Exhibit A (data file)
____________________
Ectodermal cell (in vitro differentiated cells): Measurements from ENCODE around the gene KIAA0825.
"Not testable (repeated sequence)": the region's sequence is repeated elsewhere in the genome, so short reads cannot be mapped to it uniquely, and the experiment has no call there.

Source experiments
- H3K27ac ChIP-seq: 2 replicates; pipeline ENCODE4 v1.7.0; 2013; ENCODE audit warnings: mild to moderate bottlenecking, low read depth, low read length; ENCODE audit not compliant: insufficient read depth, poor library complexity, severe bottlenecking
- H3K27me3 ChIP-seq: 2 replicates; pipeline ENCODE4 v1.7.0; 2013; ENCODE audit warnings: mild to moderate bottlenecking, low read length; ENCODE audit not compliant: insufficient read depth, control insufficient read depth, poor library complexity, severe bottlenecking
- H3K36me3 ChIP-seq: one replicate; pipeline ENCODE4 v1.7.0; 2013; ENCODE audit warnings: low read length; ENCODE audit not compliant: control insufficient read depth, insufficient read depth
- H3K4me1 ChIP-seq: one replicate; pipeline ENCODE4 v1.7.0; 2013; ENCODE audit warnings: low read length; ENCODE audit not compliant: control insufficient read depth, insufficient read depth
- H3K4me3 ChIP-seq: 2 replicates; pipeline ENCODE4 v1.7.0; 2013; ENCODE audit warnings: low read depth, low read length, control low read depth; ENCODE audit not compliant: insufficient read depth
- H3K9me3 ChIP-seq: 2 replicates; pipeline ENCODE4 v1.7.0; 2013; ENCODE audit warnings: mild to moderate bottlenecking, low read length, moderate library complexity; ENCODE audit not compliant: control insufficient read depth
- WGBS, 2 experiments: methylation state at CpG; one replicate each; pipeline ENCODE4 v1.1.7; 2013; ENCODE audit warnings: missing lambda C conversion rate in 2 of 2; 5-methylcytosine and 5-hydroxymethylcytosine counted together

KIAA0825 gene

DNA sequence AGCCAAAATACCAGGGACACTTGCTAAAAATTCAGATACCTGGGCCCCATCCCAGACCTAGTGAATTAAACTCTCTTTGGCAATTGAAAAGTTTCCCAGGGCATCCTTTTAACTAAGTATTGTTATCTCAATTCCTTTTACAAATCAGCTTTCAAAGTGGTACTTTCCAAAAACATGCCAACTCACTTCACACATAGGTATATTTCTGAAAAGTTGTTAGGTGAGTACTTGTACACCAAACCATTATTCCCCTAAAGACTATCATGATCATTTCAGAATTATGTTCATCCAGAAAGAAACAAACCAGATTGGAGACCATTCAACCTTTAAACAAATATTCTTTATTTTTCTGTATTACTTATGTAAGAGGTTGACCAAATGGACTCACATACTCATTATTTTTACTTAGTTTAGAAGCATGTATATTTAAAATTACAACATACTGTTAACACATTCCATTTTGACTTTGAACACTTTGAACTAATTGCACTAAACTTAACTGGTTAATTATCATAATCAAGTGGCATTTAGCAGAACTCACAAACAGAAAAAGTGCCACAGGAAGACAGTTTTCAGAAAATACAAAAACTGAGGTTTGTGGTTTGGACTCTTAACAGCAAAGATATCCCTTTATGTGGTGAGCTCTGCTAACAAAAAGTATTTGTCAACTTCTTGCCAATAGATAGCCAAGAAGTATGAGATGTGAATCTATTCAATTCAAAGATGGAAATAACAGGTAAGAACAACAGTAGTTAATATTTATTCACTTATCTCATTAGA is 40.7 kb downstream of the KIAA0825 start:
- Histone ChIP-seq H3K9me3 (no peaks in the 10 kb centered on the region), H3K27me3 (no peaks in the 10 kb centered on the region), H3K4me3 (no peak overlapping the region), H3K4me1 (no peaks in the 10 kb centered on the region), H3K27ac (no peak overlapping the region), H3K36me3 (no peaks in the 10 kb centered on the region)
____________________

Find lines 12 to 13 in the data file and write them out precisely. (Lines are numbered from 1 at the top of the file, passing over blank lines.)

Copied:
DNA sequence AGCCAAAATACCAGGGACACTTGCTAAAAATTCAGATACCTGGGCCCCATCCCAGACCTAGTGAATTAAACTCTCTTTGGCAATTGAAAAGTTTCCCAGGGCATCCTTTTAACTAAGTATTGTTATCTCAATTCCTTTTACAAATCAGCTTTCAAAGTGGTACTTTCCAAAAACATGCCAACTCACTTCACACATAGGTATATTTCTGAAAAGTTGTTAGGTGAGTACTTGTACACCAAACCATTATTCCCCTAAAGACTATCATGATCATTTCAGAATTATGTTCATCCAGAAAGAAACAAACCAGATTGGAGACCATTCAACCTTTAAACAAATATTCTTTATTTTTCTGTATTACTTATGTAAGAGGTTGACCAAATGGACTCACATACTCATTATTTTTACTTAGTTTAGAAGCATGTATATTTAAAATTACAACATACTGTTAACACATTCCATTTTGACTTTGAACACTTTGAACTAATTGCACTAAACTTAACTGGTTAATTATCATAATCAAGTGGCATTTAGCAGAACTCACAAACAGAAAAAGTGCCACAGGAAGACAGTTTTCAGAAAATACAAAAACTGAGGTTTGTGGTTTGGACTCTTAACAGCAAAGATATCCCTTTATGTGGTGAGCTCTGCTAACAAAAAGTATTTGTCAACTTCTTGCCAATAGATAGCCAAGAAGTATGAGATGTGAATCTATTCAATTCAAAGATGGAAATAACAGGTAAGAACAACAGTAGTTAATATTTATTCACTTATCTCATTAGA is 40.7 kb downstream of the KIAA0825 start:
- Histone ChIP-seq H3K9me3 (no peaks in the 10 kb centered on the region), H3K27me3 (no peaks in the 10 kb centered on the region), H3K4me3 (no peak overlapping the region), H3K4me1 (no peaks in the 10 kb centered on the region), H3K27ac (no peak overlapping the region), H3K36me3 (no peaks in the 10 kb centered on the region)